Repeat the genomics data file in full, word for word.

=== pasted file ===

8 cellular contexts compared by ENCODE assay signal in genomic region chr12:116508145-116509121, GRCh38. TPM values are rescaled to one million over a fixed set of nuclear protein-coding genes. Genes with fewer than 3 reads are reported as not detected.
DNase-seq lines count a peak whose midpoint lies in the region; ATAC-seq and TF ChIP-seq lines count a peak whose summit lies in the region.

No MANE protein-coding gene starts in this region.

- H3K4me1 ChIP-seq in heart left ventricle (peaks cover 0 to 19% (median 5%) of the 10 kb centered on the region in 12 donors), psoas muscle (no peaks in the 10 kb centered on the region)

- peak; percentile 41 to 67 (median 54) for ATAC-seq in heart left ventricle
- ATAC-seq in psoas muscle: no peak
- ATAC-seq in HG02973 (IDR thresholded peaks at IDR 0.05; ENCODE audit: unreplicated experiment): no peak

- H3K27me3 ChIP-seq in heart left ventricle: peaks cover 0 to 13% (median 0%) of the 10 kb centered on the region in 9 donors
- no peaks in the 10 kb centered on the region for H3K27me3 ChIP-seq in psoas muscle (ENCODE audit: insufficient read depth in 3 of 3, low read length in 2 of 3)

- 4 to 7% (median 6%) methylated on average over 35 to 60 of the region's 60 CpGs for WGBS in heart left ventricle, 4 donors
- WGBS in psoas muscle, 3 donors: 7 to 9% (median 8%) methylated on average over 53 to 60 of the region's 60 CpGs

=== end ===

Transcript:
8 cellular contexts compared by ENCODE assay signal in genomic region chr12:116508145-116509121, GRCh38. TPM values are rescaled to one million over a fixed set of nuclear protein-coding genes. Genes with fewer than 3 reads are reported as not detected.
DNase-seq lines count a peak whose midpoint lies in the region; ATAC-seq and TF ChIP-seq lines count a peak whose summit lies in the region.

No MANE protein-coding gene starts in this region.

- H3K4me1 ChIP-seq in heart left ventricle (peaks cover 0 to 19% (median 5%) of the 10 kb centered on the region in 12 donors), psoas muscle (no peaks in the 10 kb centered on the region)

- peak; percentile 41 to 67 (median 54) for ATAC-seq in heart left ventricle
- ATAC-seq in psoas muscle: no peak
- ATAC-seq in HG02973 (IDR thresholded peaks at IDR 0.05; ENCODE audit: unreplicated experiment): no peak

- H3K27me3 ChIP-seq in heart left ventricle: peaks cover 0 to 13% (median 0%) of the 10 kb centered on the region in 9 donors
- no peaks in the 10 kb centered on the region for H3K27me3 ChIP-seq in psoas muscle (ENCODE audit: insufficient read depth in 3 of 3, low read length in 2 of 3)

- 4 to 7% (median 6%) methylated on average over 35 to 60 of the region's 60 CpGs for WGBS in heart left ventricle, 4 donors
- WGBS in psoas muscle, 3 donors: 7 to 9% (median 8%) methylated on average over 53 to 60 of the region's 60 CpGs